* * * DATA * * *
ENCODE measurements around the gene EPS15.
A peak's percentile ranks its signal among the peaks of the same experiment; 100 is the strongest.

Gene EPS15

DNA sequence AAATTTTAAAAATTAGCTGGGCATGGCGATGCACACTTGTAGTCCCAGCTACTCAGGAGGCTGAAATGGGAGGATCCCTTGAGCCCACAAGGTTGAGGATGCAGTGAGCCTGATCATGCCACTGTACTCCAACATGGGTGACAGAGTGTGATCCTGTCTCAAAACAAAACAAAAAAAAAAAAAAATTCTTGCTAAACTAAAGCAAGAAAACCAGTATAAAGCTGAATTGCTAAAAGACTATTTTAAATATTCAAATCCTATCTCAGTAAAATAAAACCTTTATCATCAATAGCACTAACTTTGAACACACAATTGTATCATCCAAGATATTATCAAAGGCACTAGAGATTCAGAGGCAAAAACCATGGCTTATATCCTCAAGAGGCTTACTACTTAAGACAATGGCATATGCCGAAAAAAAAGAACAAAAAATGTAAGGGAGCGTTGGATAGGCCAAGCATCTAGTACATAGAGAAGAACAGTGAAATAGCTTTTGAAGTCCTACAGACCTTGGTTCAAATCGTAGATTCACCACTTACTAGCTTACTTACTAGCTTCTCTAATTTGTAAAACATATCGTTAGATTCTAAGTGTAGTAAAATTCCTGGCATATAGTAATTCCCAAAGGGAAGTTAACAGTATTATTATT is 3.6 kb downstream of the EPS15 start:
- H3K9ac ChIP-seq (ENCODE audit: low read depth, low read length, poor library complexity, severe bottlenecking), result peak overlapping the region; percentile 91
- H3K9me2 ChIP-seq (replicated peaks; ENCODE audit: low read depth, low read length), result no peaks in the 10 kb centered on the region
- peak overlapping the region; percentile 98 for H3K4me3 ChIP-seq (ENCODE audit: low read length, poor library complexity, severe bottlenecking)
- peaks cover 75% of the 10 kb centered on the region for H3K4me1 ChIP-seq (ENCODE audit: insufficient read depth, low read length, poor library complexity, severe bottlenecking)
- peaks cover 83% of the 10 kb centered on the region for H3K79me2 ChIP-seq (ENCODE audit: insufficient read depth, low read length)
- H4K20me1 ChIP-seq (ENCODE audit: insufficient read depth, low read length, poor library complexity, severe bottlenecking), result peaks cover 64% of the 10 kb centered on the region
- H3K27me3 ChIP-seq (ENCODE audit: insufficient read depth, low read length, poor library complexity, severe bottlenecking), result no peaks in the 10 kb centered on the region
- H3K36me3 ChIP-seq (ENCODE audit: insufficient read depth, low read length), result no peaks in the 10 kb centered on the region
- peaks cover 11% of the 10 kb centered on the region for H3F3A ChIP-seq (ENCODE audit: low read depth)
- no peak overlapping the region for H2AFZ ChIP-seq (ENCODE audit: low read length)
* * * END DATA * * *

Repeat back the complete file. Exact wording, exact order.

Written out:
ENCODE measurements around the gene EPS15.
A peak's percentile ranks its signal among the peaks of the same experiment; 100 is the strongest.

Gene EPS15

DNA sequence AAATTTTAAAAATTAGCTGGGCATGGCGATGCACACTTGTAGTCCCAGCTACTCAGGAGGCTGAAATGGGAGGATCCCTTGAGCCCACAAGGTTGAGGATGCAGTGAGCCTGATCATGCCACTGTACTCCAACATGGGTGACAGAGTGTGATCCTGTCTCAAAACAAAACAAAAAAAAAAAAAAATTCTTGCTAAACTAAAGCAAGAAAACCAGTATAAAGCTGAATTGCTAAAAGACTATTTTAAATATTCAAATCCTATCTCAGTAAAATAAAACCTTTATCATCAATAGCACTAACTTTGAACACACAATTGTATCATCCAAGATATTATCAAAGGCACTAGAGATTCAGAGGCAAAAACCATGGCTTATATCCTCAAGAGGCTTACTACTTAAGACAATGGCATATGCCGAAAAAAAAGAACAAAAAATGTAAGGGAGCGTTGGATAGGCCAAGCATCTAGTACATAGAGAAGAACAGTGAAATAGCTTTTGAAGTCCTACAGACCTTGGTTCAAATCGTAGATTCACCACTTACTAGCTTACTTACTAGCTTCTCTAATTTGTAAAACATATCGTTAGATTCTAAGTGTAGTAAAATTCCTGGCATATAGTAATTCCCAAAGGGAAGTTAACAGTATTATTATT is 3.6 kb downstream of the EPS15 start:
- H3K9ac ChIP-seq (ENCODE audit: low read depth, low read length, poor library complexity, severe bottlenecking), result peak overlapping the region; percentile 91
- H3K9me2 ChIP-seq (replicated peaks; ENCODE audit: low read depth, low read length), result no peaks in the 10 kb centered on the region
- peak overlapping the region; percentile 98 for H3K4me3 ChIP-seq (ENCODE audit: low read length, poor library complexity, severe bottlenecking)
- peaks cover 75% of the 10 kb centered on the region for H3K4me1 ChIP-seq (ENCODE audit: insufficient read depth, low read length, poor library complexity, severe bottlenecking)
- peaks cover 83% of the 10 kb centered on the region for H3K79me2 ChIP-seq (ENCODE audit: insufficient read depth, low read length)
- H4K20me1 ChIP-seq (ENCODE audit: insufficient read depth, low read length, poor library complexity, severe bottlenecking), result peaks cover 64% of the 10 kb centered on the region
- H3K27me3 ChIP-seq (ENCODE audit: insufficient read depth, low read length, poor library complexity, severe bottlenecking), result no peaks in the 10 kb centered on the region
- H3K36me3 ChIP-seq (ENCODE audit: insufficient read depth, low read length), result no peaks in the 10 kb centered on the region
- peaks cover 11% of the 10 kb centered on the region for H3F3A ChIP-seq (ENCODE audit: low read depth)
- no peak overlapping the region for H2AFZ ChIP-seq (ENCODE audit: low read length)